like 'rec.photo.pro' as a combined film/digital group for pro shooters
    in general.
     
    Lionel, Sep 7, 2004
  7. You can quote definitions all you want, but that's simply not how the
    term is used among photographers. Going back at least to the Olympus
    IS-1, an all-in-one fixed lens zoom camera with reflex viewing, people
    were saying "Sure, it has reflex viewing, but it's not what we really
    mean when we talk about an SLR".
     
    David Dyer-Bennet, Sep 7, 2004
  8. Thad

    edward ohare Guest


    But it provides the same advantage as a reflex concerning the viewing
    of the image for composition. It seems to me its the feature and the
    benefit it provides that matters, not how its done.

    It is most curious you're attacking this on a design issue while the
    feature/benefit remains the same, while including rangefinders which
    do not have the benefit of the SLR design that the G3 has.
     
    edward ohare, Sep 7, 2004
  9. Thad

    edward ohare Guest


    Great. Then the fourth RFD will exclude rangefinders, I presume.
    (Not.)
     
    edward ohare, Sep 7, 2004
  10. Thad

    Alan Browne Guest

    Keep your "*snorts*" to yourself ... they do nothing to indicate
    intelligence.
    The entire SLR paragraph includes "Thanks to the internal mirror
    and prism..." in the sentence immediately prior to the quoted
    text regarding lenses. Following that it indicates all of the
    usualy internals (exposure related, etc.)

    I didn't look in any books, there is no need to. I know what the
    hell an SLR is in todays context. The only book I have handy
    that looks at various camera systems and their general
    description is that which I quoted.

    Here's another quote, however:

    "The pros of SLR camera are:

    * Absence of parallax
    * Exact focusing, esp. important for macro and telephoto
    photography
    * Ability to check the depth of field
    * Vast range of interchangeable lenses (this feature is
    generally available also on high end rangefinder cameras, but the
    SLR concept is perfect for it)"
    from:
    http://encyclopedia.thefreedictionary.com/Single-lens reflex camera
    Most SLR's that I see in public are somewhat small on the scale
    of the Nikon F65, Rebel or Maxxum 5... However, when I go to
    scenic areas then the larger kits come out ... and people carry
    several lenses... eg: there is a good variety of SLR types, but
    all of them that you see can change lenses.

    A good number of the participants in both rpd and rpe35mm are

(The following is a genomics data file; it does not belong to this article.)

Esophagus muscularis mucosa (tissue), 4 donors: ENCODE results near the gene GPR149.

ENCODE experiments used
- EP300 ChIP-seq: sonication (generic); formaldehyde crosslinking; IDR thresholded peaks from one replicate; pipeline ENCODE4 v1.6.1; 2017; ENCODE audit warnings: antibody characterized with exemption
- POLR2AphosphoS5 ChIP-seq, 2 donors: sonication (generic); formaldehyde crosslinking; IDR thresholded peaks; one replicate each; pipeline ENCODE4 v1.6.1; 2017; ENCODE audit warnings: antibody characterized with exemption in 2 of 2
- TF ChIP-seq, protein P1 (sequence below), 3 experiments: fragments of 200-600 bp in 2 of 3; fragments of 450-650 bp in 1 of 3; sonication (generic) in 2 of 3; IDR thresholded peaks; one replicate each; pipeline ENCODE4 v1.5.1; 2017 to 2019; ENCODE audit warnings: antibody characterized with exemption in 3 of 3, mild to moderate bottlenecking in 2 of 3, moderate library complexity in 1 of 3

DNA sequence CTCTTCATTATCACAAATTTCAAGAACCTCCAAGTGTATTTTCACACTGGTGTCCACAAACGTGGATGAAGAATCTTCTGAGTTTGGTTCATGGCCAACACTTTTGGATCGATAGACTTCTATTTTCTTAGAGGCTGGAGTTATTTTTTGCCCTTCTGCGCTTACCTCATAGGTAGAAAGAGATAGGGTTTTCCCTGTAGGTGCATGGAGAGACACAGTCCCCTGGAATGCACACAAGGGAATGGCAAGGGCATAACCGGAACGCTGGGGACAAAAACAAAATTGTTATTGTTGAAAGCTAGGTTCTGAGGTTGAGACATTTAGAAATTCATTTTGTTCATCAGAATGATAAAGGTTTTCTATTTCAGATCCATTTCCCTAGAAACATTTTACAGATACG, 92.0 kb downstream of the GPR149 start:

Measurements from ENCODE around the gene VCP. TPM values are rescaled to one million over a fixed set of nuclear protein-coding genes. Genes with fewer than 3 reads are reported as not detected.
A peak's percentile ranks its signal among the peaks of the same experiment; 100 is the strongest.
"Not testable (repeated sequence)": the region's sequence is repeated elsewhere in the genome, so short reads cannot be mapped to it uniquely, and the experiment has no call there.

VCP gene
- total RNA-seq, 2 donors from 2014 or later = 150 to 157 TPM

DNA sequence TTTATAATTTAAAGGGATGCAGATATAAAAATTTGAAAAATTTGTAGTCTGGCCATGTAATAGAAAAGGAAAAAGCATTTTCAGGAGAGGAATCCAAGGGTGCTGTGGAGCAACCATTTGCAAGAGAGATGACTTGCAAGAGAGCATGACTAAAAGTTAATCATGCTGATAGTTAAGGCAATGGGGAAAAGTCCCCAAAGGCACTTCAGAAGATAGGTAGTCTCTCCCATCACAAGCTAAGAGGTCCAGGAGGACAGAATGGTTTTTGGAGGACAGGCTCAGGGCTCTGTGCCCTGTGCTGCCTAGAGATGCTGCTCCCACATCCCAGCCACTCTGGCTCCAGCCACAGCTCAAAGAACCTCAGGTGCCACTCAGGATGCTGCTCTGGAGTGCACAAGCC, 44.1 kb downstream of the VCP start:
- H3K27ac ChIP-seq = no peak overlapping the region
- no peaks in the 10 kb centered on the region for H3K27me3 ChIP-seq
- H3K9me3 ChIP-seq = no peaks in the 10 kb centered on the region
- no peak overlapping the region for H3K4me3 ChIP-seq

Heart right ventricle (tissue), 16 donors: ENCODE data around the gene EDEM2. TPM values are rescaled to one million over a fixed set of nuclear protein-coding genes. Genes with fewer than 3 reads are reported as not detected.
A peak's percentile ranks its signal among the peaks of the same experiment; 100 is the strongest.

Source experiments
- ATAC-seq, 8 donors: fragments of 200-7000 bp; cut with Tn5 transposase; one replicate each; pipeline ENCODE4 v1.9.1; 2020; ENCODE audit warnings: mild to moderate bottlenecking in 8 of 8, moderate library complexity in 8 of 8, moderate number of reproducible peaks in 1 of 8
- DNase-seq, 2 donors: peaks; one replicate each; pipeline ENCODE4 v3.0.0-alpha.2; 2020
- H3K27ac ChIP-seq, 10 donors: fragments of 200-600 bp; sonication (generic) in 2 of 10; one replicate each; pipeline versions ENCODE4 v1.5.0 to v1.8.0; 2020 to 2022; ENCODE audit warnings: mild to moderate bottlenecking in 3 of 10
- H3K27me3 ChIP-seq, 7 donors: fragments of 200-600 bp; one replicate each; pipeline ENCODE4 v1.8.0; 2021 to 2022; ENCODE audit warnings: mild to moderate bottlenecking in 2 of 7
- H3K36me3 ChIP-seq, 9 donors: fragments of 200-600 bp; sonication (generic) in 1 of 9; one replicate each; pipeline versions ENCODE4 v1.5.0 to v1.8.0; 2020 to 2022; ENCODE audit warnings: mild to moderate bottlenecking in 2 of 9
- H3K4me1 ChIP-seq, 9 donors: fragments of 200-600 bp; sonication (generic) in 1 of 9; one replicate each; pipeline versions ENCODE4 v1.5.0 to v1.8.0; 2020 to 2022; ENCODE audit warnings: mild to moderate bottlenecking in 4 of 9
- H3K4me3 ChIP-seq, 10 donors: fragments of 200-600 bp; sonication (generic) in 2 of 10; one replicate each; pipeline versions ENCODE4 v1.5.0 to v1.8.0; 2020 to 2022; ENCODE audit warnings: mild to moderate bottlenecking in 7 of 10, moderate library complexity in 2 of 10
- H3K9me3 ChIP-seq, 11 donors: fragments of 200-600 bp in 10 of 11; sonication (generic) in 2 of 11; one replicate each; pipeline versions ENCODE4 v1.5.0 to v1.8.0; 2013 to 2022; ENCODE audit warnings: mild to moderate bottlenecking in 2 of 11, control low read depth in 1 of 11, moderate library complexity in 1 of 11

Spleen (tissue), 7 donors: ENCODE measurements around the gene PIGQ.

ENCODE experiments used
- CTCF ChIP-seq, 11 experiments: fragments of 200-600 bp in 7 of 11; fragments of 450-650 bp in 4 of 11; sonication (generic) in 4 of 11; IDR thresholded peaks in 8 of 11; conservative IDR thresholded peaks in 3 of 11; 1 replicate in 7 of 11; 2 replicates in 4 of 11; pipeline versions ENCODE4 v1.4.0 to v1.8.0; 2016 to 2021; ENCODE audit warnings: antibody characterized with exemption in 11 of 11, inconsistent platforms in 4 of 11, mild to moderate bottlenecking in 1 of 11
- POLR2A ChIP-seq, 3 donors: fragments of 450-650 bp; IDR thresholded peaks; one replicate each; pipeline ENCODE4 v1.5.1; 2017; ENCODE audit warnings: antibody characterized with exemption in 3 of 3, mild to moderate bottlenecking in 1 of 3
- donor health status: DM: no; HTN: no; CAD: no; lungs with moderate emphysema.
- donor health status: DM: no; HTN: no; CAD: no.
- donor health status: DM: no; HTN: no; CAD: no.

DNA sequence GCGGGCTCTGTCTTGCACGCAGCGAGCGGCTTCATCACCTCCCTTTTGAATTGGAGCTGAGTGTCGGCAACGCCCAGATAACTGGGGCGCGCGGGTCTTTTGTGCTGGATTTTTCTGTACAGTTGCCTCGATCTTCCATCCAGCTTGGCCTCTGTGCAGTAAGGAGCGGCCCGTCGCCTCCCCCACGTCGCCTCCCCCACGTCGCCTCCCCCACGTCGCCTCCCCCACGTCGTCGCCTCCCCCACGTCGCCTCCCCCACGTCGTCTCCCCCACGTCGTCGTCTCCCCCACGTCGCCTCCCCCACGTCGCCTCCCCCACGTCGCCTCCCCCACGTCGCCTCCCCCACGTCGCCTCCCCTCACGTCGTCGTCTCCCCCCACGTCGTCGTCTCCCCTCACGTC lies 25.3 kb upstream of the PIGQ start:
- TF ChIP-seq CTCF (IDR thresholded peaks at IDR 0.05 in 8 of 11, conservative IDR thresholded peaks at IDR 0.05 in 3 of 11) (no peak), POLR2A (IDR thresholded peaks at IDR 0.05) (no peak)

often talking about various lenses for their (D)SLRs. I for one,
    and most of the rpe35mm/rpd SLR users I've noticed in the group
    do talk about their multiple lenses in multiple uses and/or are
    asking questions and discussing which lens they should look for
    for particular needs.
    Never claimed or implied the intent was only for pros.

    If somebody is unsure after reading the charter and whatever
    "welcome mat" page is made, then he can ask in the group. This
    is not something that will happen very often. If he hasn't read
    the charter/welcome mat page, then he will be directed to it.
    Although rare now, at rpe35mm we would occasionally get APS
    questions ... we'd answer them and that was it, the general two
    answers in that case being: "go to rpe.aps" and "regret to inform
    you that APS is dead." (The third form being some discusssion
    over the merits and dismerits of the aps format)

    If somebody without the whole picture is having a doubt over
    whether a camera is or is not an SLR he will receive in great
    detail a polite description about what makes it like an SLR, and
    what is considered a shortcoming v. SLR's, no matter how few or
    narrow those differences are... but the line has to be drawn
    somewhere.

    Futher, an E20 owner who discusses his SLR in the group, won't be
    shouted out, but he may be reminded that his camera lacks an
    essential SLR feature.

    Olympus categorize ONLY THE E-1 as being an SLR. It has
    interchangeable lenses.

    Another note here is that Olympus, AFAICT have discontinued the
    E20. It does not appear on Oly's websites. There appears to be
    no other camera at present that is like it in respect to the
    viewfinder. (it is also on special sale in the "advanced digital
    cameras" category (not SLR) at B&H.)

    So in the end, we're talking about a camera that not many people
    have and that is unlike most SLR-like cameras... if someone